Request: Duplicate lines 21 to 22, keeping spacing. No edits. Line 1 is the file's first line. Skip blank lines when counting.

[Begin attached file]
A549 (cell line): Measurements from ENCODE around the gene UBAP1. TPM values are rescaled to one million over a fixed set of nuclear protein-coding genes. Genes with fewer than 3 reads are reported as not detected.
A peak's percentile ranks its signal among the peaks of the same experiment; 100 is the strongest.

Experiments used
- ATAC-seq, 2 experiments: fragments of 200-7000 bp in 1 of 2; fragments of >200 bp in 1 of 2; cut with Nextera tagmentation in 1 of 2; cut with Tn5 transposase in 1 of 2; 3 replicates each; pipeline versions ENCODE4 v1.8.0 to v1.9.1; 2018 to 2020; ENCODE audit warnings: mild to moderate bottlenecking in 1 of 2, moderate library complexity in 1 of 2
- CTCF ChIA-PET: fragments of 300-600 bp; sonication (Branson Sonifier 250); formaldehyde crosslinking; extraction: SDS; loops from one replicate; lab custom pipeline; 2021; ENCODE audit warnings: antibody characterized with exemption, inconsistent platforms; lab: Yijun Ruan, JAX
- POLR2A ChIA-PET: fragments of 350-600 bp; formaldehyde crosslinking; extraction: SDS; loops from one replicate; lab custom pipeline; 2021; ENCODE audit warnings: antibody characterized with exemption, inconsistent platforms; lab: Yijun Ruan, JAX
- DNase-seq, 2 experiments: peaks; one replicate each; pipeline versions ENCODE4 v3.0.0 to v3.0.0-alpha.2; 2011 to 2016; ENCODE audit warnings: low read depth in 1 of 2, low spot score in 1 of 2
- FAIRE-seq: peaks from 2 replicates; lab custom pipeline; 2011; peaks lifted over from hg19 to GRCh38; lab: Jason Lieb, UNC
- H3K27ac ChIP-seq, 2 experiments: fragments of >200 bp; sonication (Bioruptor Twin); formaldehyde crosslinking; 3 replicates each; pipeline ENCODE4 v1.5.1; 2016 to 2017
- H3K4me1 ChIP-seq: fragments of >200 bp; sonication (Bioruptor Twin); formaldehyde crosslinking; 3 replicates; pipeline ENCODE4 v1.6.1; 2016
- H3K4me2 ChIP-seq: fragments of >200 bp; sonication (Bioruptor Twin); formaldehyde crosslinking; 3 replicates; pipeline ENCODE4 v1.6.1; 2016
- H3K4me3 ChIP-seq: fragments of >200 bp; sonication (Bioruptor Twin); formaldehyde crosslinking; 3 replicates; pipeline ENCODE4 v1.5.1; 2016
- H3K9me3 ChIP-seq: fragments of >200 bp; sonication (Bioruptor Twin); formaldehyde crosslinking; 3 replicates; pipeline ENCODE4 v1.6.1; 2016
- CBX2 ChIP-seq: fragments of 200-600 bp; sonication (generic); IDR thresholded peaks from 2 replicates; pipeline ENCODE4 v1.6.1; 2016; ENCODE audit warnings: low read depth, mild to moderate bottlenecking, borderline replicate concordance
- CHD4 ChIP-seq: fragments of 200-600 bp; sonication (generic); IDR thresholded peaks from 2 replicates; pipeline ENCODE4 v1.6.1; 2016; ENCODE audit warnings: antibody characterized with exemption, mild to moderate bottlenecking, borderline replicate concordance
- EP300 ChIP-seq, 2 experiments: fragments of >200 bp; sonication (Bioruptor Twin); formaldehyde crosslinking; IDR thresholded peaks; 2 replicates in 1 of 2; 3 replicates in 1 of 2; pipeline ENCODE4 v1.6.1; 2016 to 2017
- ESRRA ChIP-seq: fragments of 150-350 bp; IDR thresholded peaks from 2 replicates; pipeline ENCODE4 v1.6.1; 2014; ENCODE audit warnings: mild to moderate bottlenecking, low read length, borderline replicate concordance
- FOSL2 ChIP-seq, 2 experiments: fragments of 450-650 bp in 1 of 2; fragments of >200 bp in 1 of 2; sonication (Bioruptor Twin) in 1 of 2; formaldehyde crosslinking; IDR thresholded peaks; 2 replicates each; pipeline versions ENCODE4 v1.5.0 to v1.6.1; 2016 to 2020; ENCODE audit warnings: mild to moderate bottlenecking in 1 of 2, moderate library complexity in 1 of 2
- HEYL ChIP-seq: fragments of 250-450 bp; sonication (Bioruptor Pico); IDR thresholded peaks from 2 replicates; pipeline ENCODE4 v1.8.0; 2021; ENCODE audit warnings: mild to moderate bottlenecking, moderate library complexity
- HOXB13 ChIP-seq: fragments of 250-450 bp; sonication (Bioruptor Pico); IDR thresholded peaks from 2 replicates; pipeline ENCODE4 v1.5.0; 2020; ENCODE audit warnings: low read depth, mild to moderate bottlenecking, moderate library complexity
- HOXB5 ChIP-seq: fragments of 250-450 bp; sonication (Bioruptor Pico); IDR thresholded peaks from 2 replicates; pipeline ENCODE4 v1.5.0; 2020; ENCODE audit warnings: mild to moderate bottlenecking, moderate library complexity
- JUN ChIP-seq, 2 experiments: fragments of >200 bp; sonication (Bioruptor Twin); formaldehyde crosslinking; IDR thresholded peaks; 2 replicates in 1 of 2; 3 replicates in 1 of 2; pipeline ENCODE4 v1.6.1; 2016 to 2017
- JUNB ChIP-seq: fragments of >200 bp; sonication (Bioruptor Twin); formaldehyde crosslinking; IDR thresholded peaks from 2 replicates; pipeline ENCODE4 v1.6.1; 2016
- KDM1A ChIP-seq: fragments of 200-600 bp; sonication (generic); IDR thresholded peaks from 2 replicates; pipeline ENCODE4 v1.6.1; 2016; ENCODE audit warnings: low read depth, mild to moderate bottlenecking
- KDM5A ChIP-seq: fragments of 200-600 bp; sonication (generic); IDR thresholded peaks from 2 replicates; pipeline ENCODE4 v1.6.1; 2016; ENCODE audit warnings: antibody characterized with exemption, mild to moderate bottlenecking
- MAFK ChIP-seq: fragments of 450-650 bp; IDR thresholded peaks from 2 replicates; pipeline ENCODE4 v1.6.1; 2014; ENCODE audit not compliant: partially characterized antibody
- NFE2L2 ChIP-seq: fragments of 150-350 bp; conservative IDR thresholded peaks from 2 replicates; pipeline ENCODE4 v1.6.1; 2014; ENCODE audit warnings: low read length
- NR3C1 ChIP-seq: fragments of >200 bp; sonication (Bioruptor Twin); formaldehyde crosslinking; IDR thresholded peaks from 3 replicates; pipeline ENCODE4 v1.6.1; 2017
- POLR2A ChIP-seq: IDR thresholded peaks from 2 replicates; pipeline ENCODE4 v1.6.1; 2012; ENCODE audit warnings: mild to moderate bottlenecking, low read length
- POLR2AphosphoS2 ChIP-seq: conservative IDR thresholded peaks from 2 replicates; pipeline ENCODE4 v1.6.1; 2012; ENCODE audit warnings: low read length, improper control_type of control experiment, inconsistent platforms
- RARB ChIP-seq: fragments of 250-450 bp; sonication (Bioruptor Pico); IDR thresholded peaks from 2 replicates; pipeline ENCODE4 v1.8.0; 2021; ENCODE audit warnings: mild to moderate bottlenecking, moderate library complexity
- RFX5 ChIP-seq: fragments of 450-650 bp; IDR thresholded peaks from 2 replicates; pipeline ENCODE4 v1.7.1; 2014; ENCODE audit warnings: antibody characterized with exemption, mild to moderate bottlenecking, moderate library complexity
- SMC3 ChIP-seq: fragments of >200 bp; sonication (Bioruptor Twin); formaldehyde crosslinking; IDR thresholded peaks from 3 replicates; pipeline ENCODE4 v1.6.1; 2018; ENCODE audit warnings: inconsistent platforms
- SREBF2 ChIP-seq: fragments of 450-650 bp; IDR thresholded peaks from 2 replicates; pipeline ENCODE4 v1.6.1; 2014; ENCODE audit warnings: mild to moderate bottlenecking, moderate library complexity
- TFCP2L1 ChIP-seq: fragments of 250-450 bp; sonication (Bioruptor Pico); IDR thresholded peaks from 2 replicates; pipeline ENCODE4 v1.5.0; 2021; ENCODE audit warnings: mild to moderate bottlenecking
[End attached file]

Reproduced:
- HOXB5 ChIP-seq: fragments of 250-450 bp; sonication (Bioruptor Pico); IDR thresholded peaks from 2 replicates; pipeline ENCODE4 v1.5.0; 2020; ENCODE audit warnings: mild to moderate bottlenecking, moderate library complexity
- JUN ChIP-seq, 2 experiments: fragments of >200 bp; sonication (Bioruptor Twin); formaldehyde crosslinking; IDR thresholded peaks; 2 replicates in 1 of 2; 3 replicates in 1 of 2; pipeline ENCODE4 v1.6.1; 2016 to 2017